Regardless of what you’re manufacturing, implementing a torque measurement program to ensure your tools are applying the correct amount of torque is necessary.

A proper measurement program can help you avoid free fall (not tightened enough), and/or damage to either the fastener or substrate (too tight), all while extending the life of your tool.

Torque testers are a vital production component to ensure assembly tools and torque wrenches are providing accurate and repeatable results, so let’s quickly jump into their use, and highlight the process by which this testing and calibration is conducted.

Overall, the operation of torque testers is a pretty standard across the board with the exception of what some of the buttons are called between brands/models.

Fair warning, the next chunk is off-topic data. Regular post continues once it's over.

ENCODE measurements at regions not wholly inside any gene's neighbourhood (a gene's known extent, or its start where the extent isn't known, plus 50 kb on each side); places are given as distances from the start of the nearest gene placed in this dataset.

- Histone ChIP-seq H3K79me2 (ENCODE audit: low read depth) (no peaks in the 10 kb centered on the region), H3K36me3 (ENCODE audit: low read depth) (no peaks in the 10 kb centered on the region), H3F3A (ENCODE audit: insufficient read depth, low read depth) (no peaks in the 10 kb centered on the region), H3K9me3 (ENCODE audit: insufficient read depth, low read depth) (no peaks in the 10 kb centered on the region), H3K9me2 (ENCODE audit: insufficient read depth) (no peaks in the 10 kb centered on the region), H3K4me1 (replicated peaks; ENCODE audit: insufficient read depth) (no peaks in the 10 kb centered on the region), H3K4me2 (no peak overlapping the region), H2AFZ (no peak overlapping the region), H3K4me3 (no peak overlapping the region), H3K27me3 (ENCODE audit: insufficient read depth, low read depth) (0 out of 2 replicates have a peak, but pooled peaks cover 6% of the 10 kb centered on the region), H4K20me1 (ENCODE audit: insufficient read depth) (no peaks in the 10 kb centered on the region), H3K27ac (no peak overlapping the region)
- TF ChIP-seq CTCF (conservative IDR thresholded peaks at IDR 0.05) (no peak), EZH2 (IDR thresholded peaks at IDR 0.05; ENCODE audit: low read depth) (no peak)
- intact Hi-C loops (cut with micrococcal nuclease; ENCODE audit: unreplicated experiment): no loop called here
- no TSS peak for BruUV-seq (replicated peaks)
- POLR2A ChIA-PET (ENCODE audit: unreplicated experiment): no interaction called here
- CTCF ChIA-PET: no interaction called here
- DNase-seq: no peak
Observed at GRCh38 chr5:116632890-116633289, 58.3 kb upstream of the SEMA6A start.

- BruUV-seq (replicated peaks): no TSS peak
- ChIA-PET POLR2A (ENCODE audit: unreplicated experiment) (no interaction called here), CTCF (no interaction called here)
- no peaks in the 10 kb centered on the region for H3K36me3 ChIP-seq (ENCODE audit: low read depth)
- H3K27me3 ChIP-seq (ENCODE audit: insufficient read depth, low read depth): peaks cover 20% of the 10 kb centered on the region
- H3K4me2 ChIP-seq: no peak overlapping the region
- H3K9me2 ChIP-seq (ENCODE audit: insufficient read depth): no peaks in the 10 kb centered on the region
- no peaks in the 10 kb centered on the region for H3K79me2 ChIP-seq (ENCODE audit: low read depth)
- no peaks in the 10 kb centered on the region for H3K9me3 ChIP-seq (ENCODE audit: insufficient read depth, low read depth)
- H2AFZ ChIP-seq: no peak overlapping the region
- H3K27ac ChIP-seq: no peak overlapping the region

• First up is identifying and selecting the measuring mode for your test within the torque tester’s menu system. Peak torque, first torque, track mode, etc.
  • Adjust the torque of the tool, aiming for the target torque. This might take some trial and error to align the torque output of the tool and reading on the tester.
  • Apply torque to the sensor by using the tool until the tool shuts off or the torque wrench or driver hits torque.
  • At this point the preliminary results should be displayed. Most companies will require a certain number of rundowns – 25 or more.
  • Record the results. Many torque testers will allow you to save these for future reference.
  • If the tool is not able to come into calibration, service is recommended.

ASG offers a variety of torque testing models including the DTT Series, DDT-L Series, and ST Series Smart Transducers. ASG also carries a variety of HIOS torque testers which can be
used for testing or auditing depending on the needs of the operator. All testers come with a certificate traceable to N.I.S.T. Various rundown adapters are also available.